An increased Covid-19 testing regime is being considered for managed isolation and border workers, Director General of Health Dr Ashley Bloomfield says.
Authorities are considering introducing saliva testing every two to three days, in addition to existing nasal swab tests.
Bloomfield told Morning Report the consideration was in the wider context of the requirement of the border workforce to be vaccinated.
"We know that vaccinated people first can still get infected. And second, if they do, they're less likely to show symptoms. So therefore we're looking at the role of more frequent saliva testing to compliment the (nasal) swabbing."
Advice on the process would be given to the Minister of Health in the next couple of days, he said.
"It would be something we'd look, if it's approved, look to roll out more widely. Again, it's adding onto what are already a really tight level of measures in place.
"We don't think there's a need to necessarily do it daily, but to do saliva testing perhaps every two or three days, in addition to the (nasal) swabbing still being done."
Bloomfield was asked about the testing in the context of a draft paper whose authors include public health experts Michael Baker and Nick Wilson.
It recommended continued improvement of New Zealand's MIQ system.
Bloomfield said improving was "something we are doing all the time".
He disagreed that MIQ breaches were failures as they implied there was "some state of perfection that can be reached".
News came in over the weekend that Customs had fired nine border workers who had not been vaccinated against Covid-19.
Bloomfield said he had and "an enormous amount of empathy, actually, for all our border workforces, because they have been doing great work over the last year to help keep new Zealanders safe.
"My understanding is that these were staff who, who clearly have had, as have all border staff, a good opportunity to be vaccinated. They were made aware of the option and what would happen if they weren't vaccinated. And I think Customs has been working carefully with both of them and other staff to make sure that all options are explored. And in this case there were no other options."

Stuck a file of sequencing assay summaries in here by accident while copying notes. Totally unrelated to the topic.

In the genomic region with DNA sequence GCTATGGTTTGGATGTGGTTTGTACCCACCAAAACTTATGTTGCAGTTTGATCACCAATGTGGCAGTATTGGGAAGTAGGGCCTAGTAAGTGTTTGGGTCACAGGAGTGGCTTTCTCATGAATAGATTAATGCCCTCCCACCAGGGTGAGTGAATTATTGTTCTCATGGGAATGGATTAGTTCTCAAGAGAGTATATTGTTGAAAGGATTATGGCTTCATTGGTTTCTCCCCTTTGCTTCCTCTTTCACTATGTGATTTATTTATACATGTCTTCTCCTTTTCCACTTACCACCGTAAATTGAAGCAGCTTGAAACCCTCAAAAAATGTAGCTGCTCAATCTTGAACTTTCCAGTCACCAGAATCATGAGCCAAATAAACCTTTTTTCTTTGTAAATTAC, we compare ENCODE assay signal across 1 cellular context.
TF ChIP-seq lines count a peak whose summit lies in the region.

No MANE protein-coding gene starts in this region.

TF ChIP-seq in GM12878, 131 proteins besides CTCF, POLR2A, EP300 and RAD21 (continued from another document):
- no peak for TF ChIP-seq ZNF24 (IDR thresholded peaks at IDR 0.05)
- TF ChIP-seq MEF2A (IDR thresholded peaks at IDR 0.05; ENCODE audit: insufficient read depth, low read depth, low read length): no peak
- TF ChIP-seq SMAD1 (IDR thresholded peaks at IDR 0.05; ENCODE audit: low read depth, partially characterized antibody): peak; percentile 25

The travel bubble
Bloomfield said there were no new cases of Covid-19 following a scare in Perth where three new cases linked to a managed isolation facility in Perth ground travel to a halt.
However, any New Zealander who is still there and who have visited a location of interest can not get on a plane immediately. They need to wait 14 days in isolation from the date of exposure.
But Bloomfield said anyone who was a close contact would have been contacted, in isolation and tested.
"It's those people who were at those locations of interest at the times of interest who are deemed to be casual plus contacts. And what we're saying is they need to follow the instructions in Australia, which are two to isolate and be tested, but then not travel here for the balance of that 14-day period.
"They don't need to remain in isolation per se, but it's just - delay their travel here while they continue to monitor for symptoms."
There were a lot of locations of interest, but Bloomfield said he would be "very surprised if these possibly anybody, or even more than a few people who may have been at one of those locations of interest at the time of interest and been planning to travel to New Zealand within the next 14 days".